None of us are getting any younger, but men are aging faster than women, according to new research. A study out of Finland finds that men are biologically older than women, and by the time they’re in their 50s, men are as much as four biological years older than women of the same age. But the gap starts much younger and is already seen in men in their 20s.
The study investigates if there are differences in biological aging between the sexes and if those potential differences can be explained by lifestyle-related factors. Researchers did a “rare study design,” comparing how quickly men and women in opposite-sex sets of twins age. They split the twins into younger (ages 21 to 42) and older (50 to 76 years) groups and found that most male siblings were around one year biologically older than their sisters.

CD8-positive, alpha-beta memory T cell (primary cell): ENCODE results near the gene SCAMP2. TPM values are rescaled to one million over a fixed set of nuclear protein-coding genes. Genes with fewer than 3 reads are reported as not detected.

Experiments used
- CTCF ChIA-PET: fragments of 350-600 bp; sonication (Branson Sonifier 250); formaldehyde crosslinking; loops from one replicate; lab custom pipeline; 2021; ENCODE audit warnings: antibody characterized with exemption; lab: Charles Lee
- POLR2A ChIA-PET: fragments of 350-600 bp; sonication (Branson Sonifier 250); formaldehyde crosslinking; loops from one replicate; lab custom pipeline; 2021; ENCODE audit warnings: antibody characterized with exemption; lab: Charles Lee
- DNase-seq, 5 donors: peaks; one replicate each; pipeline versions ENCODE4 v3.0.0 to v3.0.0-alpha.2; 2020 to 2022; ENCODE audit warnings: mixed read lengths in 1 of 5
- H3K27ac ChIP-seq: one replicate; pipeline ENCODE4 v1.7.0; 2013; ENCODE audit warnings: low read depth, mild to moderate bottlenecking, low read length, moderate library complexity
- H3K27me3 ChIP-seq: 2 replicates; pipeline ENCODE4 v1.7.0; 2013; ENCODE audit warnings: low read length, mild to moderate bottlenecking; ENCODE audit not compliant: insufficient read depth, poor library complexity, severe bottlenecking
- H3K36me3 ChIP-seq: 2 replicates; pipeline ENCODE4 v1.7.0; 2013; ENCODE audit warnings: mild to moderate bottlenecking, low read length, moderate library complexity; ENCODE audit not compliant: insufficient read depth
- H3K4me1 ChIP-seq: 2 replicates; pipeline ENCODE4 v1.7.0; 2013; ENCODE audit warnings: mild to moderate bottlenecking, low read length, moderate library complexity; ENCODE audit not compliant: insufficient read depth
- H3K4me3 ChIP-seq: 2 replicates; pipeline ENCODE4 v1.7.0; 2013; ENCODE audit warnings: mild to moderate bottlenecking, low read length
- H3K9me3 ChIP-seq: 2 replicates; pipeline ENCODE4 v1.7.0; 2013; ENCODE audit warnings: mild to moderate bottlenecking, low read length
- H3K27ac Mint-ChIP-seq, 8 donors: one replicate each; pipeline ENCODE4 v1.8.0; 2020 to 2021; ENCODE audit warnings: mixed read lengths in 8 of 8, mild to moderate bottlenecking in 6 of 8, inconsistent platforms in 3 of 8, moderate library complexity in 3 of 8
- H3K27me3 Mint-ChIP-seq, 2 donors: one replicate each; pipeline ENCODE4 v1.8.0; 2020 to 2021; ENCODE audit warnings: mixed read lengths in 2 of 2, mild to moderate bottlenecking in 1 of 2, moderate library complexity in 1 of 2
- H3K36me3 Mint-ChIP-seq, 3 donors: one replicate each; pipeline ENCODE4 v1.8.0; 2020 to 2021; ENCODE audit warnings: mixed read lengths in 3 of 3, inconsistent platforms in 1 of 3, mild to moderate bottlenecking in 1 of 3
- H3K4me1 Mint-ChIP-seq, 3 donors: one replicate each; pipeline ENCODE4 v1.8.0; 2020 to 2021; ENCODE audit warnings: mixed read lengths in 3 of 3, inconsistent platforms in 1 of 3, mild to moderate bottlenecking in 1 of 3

To measure their biological ages, researchers used several epigenetic clocks, which use algorithms to come up with an estimate for biological age in years using DNA from a blood sample. Participants’ health - including their body mass index, smoking, drinking and exercise habits - were also assessed and may partially affect the speed of their aging. More frequent smoking among men explains the gap in aging in older, but not younger, twins. Men’s larger body size also explains part of the gap in both age groups. Study authors say the difference may also be explained by sex differences in genetic factors and the beneficial effects of the female hormone estrogen on health.
Source: NY Post